Financial officials and corporate executives have praised the Party for advocating that ordinary people benefit more from asset investment.
Shang Fulin, chairman of the China Securities Regulatory Commission, said his eyes widened when he heard the words "property income" in Hu Jintao's keynote speech on Monday.
Hu said: "Conditions will be created to enable both urban and rural residents to generate property income."
Shang said Hu's remark was evidence China will "actively advance the healthy development of the capital market, to allow a large number of investors to share in the economic boom fairly and equally".
The country's economic takeoff - its annual growth rate has been about three times the world's average for the past three decades - has bulged the pockets of Chinese people and lifted their combined bank deposits to about 15 trillion yuan ($2 trillion).
When the country's stock markets turned into a bull run last year, following a four-year stagnancy, people rushed to open accounts on the Shenzhen and Shanghai exchanges. By the start of this month, more than 120 million had signed up.
Fund companies, which now hold more than 90 million accounts, have seen their total assets grow to more than 3 trillion yuan, while the combined equity market capitalization of the domestic bourse is more than 25.32 trillion yuan, about 5.7 percent of the world's total.
Shang attributed the boom to reforms initiated in 2005 to float previously non-tradable State-owned shares, crack down on insider trading, and clean up the securities sector.
Driven by banking and coal mining shares, the country's benchmark Shanghai Composite Index closed at 6092.06 on Tuesday, the second all-time high in two days.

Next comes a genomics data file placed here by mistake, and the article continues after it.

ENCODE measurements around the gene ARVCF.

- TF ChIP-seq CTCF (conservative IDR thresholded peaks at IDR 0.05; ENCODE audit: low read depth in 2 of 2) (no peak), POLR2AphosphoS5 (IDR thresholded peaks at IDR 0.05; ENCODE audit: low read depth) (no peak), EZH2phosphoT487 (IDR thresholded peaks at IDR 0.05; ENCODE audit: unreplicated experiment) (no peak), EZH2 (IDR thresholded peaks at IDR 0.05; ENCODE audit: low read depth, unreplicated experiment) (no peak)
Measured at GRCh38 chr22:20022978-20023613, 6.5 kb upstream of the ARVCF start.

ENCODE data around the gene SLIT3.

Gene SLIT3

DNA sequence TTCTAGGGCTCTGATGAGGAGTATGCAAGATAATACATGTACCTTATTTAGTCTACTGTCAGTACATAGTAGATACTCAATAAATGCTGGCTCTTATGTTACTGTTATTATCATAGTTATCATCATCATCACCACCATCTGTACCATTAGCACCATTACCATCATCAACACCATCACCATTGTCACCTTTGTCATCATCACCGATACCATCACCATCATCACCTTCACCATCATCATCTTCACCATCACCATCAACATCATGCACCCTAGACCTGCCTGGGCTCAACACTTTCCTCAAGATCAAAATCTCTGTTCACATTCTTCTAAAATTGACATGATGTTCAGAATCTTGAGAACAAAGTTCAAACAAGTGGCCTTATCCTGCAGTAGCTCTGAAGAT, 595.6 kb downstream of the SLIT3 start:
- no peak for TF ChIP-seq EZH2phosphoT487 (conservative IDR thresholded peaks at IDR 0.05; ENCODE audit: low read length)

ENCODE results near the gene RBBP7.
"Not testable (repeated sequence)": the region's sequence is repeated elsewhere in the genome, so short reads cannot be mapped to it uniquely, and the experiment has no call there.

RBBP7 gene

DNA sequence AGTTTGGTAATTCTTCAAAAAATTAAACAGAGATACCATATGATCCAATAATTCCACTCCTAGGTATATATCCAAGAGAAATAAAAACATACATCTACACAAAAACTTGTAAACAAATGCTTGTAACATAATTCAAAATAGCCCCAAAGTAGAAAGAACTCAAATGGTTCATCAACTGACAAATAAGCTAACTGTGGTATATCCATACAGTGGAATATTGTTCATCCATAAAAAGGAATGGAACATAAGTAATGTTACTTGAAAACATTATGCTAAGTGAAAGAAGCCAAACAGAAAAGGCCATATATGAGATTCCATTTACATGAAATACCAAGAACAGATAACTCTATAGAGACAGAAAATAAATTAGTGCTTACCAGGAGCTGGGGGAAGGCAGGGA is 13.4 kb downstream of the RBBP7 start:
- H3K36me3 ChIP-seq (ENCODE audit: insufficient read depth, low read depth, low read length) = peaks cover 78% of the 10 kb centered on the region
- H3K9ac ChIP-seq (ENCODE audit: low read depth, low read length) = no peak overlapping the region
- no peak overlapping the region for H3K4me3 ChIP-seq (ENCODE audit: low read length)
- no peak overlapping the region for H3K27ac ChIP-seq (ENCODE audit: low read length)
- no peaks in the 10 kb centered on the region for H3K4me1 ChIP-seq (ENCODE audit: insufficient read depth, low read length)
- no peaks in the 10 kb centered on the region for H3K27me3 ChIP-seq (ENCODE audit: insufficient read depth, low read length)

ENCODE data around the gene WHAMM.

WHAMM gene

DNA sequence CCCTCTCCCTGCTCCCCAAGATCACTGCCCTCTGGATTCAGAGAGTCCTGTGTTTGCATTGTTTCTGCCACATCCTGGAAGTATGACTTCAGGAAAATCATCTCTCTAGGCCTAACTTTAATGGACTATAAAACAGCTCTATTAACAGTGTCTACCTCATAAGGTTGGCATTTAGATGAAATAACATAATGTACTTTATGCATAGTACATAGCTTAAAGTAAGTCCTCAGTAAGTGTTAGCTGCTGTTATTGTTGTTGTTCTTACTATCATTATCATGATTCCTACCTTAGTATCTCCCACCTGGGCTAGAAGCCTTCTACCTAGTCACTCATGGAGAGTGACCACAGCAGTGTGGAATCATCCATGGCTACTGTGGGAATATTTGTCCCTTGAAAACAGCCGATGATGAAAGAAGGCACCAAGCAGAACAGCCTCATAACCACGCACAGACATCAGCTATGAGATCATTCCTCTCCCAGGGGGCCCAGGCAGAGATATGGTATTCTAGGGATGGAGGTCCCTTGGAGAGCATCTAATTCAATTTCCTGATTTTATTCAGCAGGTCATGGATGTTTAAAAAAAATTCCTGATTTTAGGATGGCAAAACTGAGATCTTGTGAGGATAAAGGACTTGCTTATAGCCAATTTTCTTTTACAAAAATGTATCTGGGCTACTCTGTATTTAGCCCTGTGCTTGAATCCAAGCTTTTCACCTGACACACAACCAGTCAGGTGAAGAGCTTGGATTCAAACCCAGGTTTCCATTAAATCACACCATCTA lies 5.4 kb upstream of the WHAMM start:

Jiang Jianqing, chairman of the Industrial and Commercial Bank of China and delegate to the congress, said this was the first time the Communist Party had delivered such a message in a keynote political document and it is expected to set the tune for the country's development strategy in the coming years.
Wu Yan, chairman of the People's Insurance Company (Group) of China, said: "The words reflect the times, as more and more people realize the way to accumulate wealth is to retain and increase the value of their assets."
Although China began its economic reform and opening-up policies 29 years ago, its financial market remains relatively closed and fragile. The Chinese are also less financially sophisticated than people in developed countries, and are more used to accumulating wealth by working and saving.
Chen Xiaolong, an official with the National Bureau of Statistics (NBS), said property income - referring to the capital gains from bank deposits, securities, real estate, automobiles and other assets - contributed an average of only 2 percent to the country's per capita disposable income.
Salaries account for 70 percent, while transfer income such as pensions and subsidies, and operational income from trade accounted for the remaining 28 percent.
NBS figures show per capita property income averaged 240 yuan ($32) last year, up 26.5 percent on 2005.
"Considering the small base, property income has huge growth potential," he said.
A survey by the NBS showed Zhejiang people are the most financially savvy. In the first three quarters of last year, their property income stood at 697 yuan, the highest of the country.
"As China facilitates financial innovations, people will find more investment opportunities, including investing aboard, through qualified domestic institutional investors," Jiang said.
(China Daily 10/18/2007 page6)